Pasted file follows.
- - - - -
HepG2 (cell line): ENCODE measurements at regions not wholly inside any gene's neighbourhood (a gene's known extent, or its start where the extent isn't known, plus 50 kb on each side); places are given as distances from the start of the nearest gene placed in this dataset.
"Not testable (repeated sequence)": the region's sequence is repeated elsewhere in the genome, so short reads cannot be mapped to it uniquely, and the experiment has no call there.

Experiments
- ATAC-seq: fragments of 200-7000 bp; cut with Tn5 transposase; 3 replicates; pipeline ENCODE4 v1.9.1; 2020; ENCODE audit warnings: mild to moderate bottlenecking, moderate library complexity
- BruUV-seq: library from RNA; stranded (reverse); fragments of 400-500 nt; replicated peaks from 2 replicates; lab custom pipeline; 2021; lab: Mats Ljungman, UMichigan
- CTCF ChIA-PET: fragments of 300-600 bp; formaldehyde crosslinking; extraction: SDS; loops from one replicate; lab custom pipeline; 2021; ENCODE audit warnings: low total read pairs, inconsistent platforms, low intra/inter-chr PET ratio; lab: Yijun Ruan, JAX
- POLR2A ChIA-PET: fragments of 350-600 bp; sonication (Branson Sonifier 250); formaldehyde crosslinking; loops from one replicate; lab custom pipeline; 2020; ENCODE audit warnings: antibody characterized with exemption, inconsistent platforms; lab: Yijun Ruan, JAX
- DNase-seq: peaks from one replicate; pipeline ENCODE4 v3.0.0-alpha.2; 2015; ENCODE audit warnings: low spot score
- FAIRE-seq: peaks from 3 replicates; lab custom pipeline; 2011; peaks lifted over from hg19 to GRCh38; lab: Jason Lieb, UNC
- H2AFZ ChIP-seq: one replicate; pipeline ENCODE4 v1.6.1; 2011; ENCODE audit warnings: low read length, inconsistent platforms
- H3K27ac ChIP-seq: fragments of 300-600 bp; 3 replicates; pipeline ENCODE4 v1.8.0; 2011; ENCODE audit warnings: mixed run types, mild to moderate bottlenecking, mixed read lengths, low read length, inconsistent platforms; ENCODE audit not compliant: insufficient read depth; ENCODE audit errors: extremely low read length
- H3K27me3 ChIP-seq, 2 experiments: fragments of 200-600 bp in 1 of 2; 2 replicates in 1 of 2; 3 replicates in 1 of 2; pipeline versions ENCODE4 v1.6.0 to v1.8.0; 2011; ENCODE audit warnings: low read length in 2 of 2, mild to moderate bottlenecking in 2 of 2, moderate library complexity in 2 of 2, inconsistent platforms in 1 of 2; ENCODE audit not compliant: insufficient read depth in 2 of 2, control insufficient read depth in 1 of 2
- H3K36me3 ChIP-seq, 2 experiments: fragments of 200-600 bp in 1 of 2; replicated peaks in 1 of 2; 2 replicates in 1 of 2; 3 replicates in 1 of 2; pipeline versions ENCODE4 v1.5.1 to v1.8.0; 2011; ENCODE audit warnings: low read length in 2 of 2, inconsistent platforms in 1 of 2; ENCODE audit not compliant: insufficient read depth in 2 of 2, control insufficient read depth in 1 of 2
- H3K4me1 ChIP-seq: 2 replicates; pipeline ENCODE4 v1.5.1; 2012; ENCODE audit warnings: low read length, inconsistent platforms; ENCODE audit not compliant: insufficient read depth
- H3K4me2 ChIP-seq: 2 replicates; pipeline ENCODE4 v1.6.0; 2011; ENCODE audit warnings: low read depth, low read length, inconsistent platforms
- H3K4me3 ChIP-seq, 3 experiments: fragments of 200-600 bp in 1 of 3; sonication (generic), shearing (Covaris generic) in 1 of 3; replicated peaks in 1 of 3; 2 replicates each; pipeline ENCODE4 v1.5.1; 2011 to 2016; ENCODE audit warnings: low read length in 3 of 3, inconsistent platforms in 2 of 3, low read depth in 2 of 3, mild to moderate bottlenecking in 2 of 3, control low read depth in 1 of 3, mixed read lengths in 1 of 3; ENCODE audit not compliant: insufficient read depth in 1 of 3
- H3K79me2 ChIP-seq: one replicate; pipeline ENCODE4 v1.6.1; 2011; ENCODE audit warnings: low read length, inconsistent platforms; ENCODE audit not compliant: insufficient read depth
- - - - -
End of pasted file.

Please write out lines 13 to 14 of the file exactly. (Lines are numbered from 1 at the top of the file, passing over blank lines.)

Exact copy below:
- H3K36me3 ChIP-seq, 2 experiments: fragments of 200-600 bp in 1 of 2; replicated peaks in 1 of 2; 2 replicates in 1 of 2; 3 replicates in 1 of 2; pipeline versions ENCODE4 v1.5.1 to v1.8.0; 2011; ENCODE audit warnings: low read length in 2 of 2, inconsistent platforms in 1 of 2; ENCODE audit not compliant: insufficient read depth in 2 of 2, control insufficient read depth in 1 of 2
- H3K4me1 ChIP-seq: 2 replicates; pipeline ENCODE4 v1.5.1; 2012; ENCODE audit warnings: low read length, inconsistent platforms; ENCODE audit not compliant: insufficient read depth